Over the weekend, I had the delight of competing relentlessly in Alterac Valley, a 40 man player vs. player battleground in World of Warcraft. For those unfamiliar, Alterac Valley is a large, mountainous battlefield that is a war of attrition, trying to gather resources for your team and deny objectives to the opposing team. 40 players from each team rush out to manage 23 separate objectives.
One of the most common scenarios in Alterac Valley is the standoff, or turtle, where the two teams clash in the middle of the battlefield and fight each other without benefitting either team. No strategic objectives are captured, and the stalemate frustrates everyone. It’s one of the most common occurrences in Alterac Valley.
However, just 2 people out of the 40 can make a difference that can prevent a turtle and advance your side towards winning, by controlling a small, boring objective on top of a hill that most players on both teams ignore. (Snowfall Graveyard, for the WoW PvP crowd) My little 2-man squad from my guild always captured this little objective and then stood around to guard it against recapture. 99% of the time, we were bored out of our minds, save for when 1 or 2 opposing team players wandered by. Yet by holding this little objective, we prevented the turtle because holding it allowed our team to reappear behind enemy offensive lines, a significant strategic advantage that changed the momentum of battle in our favor.
Why do the vast majority of players ignore this little snowy hill? It’s boring, for one. If you’re playing for the glory, it’s about as far from glory as you can get: it’s guard duty. Most players with very short attention spans simply gloss over it. Second, most players don’t understand strategy and just rush in to kill whatever they can and hope they live long enough to win. Finally, standing guard there and watching your team members run by repeatedly reinforces that you’re not in the action or the heat of the battle, which drives most players batty. Impatience and bloodlust demand they be in the heat of the battle, not standing on a hill watching. Most players are unwilling to forego their own fun and enjoyment for the benefit of the entire team.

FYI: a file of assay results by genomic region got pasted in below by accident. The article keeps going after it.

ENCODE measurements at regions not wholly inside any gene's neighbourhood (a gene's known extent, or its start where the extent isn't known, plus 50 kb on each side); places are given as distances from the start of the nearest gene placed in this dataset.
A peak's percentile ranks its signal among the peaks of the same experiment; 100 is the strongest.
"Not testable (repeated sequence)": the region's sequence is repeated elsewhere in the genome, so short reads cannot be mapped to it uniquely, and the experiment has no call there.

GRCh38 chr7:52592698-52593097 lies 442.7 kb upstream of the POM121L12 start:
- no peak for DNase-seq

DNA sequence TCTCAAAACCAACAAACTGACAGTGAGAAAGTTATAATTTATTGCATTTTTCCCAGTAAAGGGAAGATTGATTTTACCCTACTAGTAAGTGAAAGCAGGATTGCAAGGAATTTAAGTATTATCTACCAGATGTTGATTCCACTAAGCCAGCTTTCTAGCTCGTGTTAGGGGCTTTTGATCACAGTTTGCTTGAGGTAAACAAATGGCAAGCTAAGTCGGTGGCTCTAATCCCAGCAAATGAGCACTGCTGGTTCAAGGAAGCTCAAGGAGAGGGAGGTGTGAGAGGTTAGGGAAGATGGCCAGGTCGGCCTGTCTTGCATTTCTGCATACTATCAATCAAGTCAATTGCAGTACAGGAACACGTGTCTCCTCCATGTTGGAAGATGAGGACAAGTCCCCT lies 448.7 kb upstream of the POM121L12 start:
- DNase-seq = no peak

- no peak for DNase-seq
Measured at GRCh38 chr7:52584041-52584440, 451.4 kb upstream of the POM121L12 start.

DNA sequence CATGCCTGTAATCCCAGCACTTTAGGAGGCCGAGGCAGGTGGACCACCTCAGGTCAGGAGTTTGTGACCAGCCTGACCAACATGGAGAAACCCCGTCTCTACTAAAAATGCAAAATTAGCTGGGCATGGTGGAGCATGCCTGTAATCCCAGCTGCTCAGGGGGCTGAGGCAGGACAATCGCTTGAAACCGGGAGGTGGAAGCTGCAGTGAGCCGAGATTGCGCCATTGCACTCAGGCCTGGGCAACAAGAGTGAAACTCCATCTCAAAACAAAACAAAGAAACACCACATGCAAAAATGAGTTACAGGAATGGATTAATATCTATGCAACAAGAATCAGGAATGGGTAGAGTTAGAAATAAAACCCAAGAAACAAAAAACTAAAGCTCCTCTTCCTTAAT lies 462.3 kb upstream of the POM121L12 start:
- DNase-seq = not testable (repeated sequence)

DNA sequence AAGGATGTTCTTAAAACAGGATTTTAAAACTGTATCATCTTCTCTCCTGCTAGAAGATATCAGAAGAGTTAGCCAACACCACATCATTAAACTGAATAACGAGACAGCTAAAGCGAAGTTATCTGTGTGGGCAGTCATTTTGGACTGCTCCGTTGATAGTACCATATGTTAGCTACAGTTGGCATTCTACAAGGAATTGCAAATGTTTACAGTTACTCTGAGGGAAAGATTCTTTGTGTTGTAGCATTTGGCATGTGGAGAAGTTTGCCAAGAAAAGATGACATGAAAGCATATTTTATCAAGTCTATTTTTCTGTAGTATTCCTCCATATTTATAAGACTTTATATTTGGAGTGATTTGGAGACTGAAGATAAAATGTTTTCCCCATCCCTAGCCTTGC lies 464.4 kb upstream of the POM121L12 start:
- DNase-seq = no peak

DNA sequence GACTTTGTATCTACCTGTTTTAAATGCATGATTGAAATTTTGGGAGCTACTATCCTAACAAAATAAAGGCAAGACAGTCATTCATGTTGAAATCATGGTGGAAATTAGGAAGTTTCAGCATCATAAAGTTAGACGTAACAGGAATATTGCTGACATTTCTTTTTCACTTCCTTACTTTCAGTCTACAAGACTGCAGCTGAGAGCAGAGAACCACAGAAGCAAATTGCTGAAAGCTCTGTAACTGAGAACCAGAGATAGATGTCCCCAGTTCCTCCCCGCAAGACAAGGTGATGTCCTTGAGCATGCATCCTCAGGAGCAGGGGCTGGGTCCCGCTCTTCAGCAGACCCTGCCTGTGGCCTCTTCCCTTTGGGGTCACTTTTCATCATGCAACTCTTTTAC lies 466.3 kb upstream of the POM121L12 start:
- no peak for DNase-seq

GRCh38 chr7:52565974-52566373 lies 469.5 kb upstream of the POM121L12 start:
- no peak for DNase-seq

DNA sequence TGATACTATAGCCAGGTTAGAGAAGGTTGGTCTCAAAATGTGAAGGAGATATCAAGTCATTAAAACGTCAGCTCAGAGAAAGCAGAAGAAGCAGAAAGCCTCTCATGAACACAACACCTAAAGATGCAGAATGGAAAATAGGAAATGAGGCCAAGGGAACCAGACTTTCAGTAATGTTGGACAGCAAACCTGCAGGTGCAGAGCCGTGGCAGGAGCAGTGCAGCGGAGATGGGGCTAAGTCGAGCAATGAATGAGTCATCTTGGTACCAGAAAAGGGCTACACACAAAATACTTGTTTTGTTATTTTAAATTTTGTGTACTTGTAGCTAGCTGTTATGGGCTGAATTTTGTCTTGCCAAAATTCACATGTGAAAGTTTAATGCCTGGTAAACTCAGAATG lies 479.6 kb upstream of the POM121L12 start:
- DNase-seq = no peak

What does any of this have to do with you? Take a look at your organization and how you expend your resources. What strategic objectives are easy but incredibly boring, yet might swing the tide of battle or the momentum of your organization wildly in your favor? Are you overlooking them because they’re boring and completely without glory?
One that comes to mind is SEO. Search engine optimization is, to be perfectly frank, boring work. It’s unglamorous, it’s repetitive, it’s almost mindless at times. Yet even one person with the right skills can “take the objective” of SEO and dramatically affect a company’s growth. As your sales and marketing teams rush by in their quest for glory with social media, social sales, and the shiny object of the day, it’s human nature to want to follow them, to be in the spotlight, yet if you stand guard at your little snowy hill of SEO, you might have an outsized impact on all your marketing.
What snowy hills are you passing by that instead you should be taking and holding, even when no one else wants to?
p.s. For those veteran WoW PvP players, yes, Iceblood Graveyard is strategically better but because it’s right in the running path of the Horde, it gets lost far more than held with a token force. Snowfall is far easier to hold because no one cares about it.
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i freaking love that. being addicted (at one point) to the game this analogy makes perfect sense. for the horde!!!!!!!! (and SEO).
The thing I’ve noticed about taking Snowfall is the verbal abuse you receive for taking it. The verbal abuse I hear in the game is often the same stuff I hear in real life. Now, you have your own evidence that your strategy works… what do you suggest to a newbie who isn’t as sure of herself in the business world? My tactic has been to try to ignore comments and do my own thing, but inevitably it wears me down, in game and out.
Turn off battleground chat. It’s not really all that important anyway.